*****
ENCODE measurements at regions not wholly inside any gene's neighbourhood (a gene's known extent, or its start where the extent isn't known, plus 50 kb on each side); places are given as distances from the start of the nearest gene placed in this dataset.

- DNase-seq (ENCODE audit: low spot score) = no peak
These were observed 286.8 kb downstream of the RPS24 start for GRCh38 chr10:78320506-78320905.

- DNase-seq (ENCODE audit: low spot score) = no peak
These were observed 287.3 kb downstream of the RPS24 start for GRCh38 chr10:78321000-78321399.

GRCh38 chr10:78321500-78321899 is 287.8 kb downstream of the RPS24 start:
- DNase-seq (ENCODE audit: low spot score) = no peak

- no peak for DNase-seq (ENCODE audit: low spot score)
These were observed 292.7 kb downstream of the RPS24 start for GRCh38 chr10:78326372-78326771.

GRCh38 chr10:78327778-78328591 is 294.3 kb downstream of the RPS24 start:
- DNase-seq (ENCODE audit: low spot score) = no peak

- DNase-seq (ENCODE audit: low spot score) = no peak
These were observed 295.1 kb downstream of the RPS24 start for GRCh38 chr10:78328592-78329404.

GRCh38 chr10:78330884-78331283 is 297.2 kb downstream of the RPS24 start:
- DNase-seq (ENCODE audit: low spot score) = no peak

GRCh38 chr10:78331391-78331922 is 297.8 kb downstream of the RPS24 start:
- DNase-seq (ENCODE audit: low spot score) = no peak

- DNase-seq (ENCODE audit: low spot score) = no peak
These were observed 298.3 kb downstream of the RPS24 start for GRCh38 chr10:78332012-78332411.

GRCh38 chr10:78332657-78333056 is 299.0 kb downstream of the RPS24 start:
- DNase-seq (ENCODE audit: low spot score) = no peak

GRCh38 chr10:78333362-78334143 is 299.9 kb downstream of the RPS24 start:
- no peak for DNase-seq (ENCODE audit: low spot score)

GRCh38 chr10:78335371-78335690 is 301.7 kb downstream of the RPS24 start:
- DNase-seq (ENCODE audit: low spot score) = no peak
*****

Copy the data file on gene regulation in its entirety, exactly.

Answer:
ENCODE measurements at regions not wholly inside any gene's neighbourhood (a gene's known extent, or its start where the extent isn't known, plus 50 kb on each side); places are given as distances from the start of the nearest gene placed in this dataset.

- DNase-seq (ENCODE audit: low spot score) = no peak
These were observed 286.8 kb downstream of the RPS24 start for GRCh38 chr10:78320506-78320905.

- DNase-seq (ENCODE audit: low spot score) = no peak
These were observed 287.3 kb downstream of the RPS24 start for GRCh38 chr10:78321000-78321399.

GRCh38 chr10:78321500-78321899 is 287.8 kb downstream of the RPS24 start:
- DNase-seq (ENCODE audit: low spot score) = no peak

- no peak for DNase-seq (ENCODE audit: low spot score)
These were observed 292.7 kb downstream of the RPS24 start for GRCh38 chr10:78326372-78326771.

GRCh38 chr10:78327778-78328591 is 294.3 kb downstream of the RPS24 start:
- DNase-seq (ENCODE audit: low spot score) = no peak

- DNase-seq (ENCODE audit: low spot score) = no peak
These were observed 295.1 kb downstream of the RPS24 start for GRCh38 chr10:78328592-78329404.

GRCh38 chr10:78330884-78331283 is 297.2 kb downstream of the RPS24 start:
- DNase-seq (ENCODE audit: low spot score) = no peak

GRCh38 chr10:78331391-78331922 is 297.8 kb downstream of the RPS24 start:
- DNase-seq (ENCODE audit: low spot score) = no peak

- DNase-seq (ENCODE audit: low spot score) = no peak
These were observed 298.3 kb downstream of the RPS24 start for GRCh38 chr10:78332012-78332411.

GRCh38 chr10:78332657-78333056 is 299.0 kb downstream of the RPS24 start:
- DNase-seq (ENCODE audit: low spot score) = no peak

GRCh38 chr10:78333362-78334143 is 299.9 kb downstream of the RPS24 start:
- no peak for DNase-seq (ENCODE audit: low spot score)

GRCh38 chr10:78335371-78335690 is 301.7 kb downstream of the RPS24 start:
- DNase-seq (ENCODE audit: low spot score) = no peak